So the “Golden Age of Piracy” is portrayed as the precursor for the American Revolution with Blackbeard and his cohorts the real patriots, at least in their own opinion.    In Marquis’s realm, these salty dogs never lacked for self-righteous self-justification. I suspect it’s my own preconceived notions, but I frequently found it difficult to accept the verisimilitude of these noble scalawags. I am perhaps a modern victim of the propaganda that cast Blackbeard as a vicious criminal in Boston newspapers of the time. I was also put off a bit by Marquis frequently repeating his points over and over which seemed like rather overdoing it. Padding?

 

The book never really builds up a head of steam, at least until the final third where Blackbeard realizes his flotilla has grown too large, that the British admiralty is about to end the age of freebooting piracy, and he makes some turning-point choices very different from what we’ve come to expect from him. Lots of surprises in this fast-moving section of the book.

 Throughout, Marquis’s gifts for description and character development are on full display to take his readers to times and places that, in this case, are captured in ways few of us would expect.    His closing end notes make it clear he sketched out most of this novel drawing from a wide spectrum of resources, many of them of rather recent vintage.

 

So, from page one to his appendices, unless you too are a Blackbeard scholar, Blackbeard: The Birth of America will be a constantly eye-opening series of surprises. You’ll feel certain you’re learning something as the story progresses. Pirates as the original American revolutionaries? Marquis builds a vivid and convincing case that is so.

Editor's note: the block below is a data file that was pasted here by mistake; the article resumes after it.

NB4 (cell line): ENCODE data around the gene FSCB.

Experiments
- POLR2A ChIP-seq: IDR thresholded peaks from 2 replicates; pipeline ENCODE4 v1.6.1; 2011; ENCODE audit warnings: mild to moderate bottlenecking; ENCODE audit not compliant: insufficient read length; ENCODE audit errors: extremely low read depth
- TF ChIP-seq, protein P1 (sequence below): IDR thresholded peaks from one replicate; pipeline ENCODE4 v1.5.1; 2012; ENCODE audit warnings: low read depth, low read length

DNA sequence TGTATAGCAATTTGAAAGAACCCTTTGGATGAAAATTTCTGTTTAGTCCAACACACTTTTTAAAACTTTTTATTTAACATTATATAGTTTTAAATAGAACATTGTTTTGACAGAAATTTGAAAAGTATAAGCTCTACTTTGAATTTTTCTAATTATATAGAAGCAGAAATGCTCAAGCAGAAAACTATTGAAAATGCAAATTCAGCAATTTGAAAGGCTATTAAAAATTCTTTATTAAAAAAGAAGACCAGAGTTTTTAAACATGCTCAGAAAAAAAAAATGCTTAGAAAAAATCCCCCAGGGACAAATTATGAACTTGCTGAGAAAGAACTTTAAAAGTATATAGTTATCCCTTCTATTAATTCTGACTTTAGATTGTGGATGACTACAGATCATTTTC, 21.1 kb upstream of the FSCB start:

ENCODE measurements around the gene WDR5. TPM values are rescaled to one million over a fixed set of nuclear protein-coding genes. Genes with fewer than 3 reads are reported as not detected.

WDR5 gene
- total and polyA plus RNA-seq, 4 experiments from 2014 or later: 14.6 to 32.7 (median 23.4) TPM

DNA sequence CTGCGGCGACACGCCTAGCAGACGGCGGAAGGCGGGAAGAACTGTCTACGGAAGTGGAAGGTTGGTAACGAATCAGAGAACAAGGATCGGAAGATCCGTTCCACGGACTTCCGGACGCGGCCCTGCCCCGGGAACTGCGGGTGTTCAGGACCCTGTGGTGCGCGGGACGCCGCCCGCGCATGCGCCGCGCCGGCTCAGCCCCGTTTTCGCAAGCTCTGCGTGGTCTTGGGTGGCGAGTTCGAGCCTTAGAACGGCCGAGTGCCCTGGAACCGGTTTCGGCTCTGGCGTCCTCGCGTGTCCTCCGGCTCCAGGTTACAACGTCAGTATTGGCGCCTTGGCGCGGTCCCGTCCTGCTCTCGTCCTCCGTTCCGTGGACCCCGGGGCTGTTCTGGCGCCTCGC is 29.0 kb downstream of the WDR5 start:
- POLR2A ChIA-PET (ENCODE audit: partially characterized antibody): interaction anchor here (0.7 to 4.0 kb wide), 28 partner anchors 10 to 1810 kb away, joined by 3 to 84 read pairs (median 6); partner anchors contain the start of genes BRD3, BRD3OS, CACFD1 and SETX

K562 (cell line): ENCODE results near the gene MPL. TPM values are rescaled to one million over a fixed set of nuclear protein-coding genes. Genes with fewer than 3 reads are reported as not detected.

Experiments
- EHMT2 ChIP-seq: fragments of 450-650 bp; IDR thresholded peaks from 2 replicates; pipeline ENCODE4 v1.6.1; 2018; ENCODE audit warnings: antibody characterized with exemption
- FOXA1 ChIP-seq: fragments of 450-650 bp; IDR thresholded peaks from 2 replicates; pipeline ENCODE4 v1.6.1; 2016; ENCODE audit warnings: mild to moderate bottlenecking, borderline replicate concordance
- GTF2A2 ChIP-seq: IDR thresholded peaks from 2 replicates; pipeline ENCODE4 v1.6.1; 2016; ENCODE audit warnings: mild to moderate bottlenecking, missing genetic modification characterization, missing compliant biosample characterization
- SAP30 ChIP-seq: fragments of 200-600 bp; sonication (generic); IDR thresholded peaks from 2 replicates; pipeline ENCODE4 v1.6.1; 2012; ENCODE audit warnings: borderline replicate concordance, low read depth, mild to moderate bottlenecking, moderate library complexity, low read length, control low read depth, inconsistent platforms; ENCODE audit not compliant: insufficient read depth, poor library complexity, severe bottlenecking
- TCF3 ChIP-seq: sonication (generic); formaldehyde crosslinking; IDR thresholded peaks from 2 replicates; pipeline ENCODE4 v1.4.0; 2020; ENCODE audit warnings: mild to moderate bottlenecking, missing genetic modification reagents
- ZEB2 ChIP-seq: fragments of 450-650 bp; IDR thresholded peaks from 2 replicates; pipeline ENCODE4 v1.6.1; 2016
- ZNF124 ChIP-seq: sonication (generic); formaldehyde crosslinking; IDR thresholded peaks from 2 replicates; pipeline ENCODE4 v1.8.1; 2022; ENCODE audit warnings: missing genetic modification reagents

This review first appeared at BookPleasures.com on March 20, 2018:

http://1clickurls.com/IALg5lv

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review 2018-03-08 14:42
Brief biographies of fascinating women, ideal to dip in and be inspired to learn more.
Bad Girls from History: Wicked or Misunderstood? - Dee Gordon

Thanks to Alex and the whole team at Pen & Sword for providing me a paperback copy of this book that I freely chose to review.

Although totally unplanned, I find myself writing this review on the International Women’s Day 2018. One can’t help but wonder about the title of the book, not so much the wicked or misunderstood part (some definitely seem to fall into one of the two categories, while many share characteristics of both, although that depends on the point of view), but the Bad Girls. In my opinion, it makes perfect sense for the argument of the book, as the expression bad woman has a certain meaning and connotations attached to it (very moralistic and misogynistic), while perhaps bad girl allows for a more playful and varied reading. And it has nothing to do with age (the catalogue of historical figures examined by the author includes a large number of women who died quite young, but there are others who lived to ripe old ages as well). It is, ultimately, a matter of self-definition. But I digress.

This book shares a collection of brief biographies (the vast majority are under a couple of pages long), of women, organised in a number of chapters that group women in several categories (although some overlap and the author has to make a choice as to which group a particular figure belongs to). These chapters are: 1) Courtesans and Mistresses; 2) Madams, Prostitutes, and Adulterers; 3) Serial Killers; 4) ‘One-Off’ Killers; 5) Gangsters, Thieves and Con-Artists; 6) The Rebel Collection – Pirates, Witches, Megalomaniacs, Exhibitionists. The book also contains a brief bibliography (I guess otherwise a second volume would have been necessary just to include all the sources), and there are pictures of the women (portraits, photographs, illustrations), and also documents, newspaper cuttings, letters…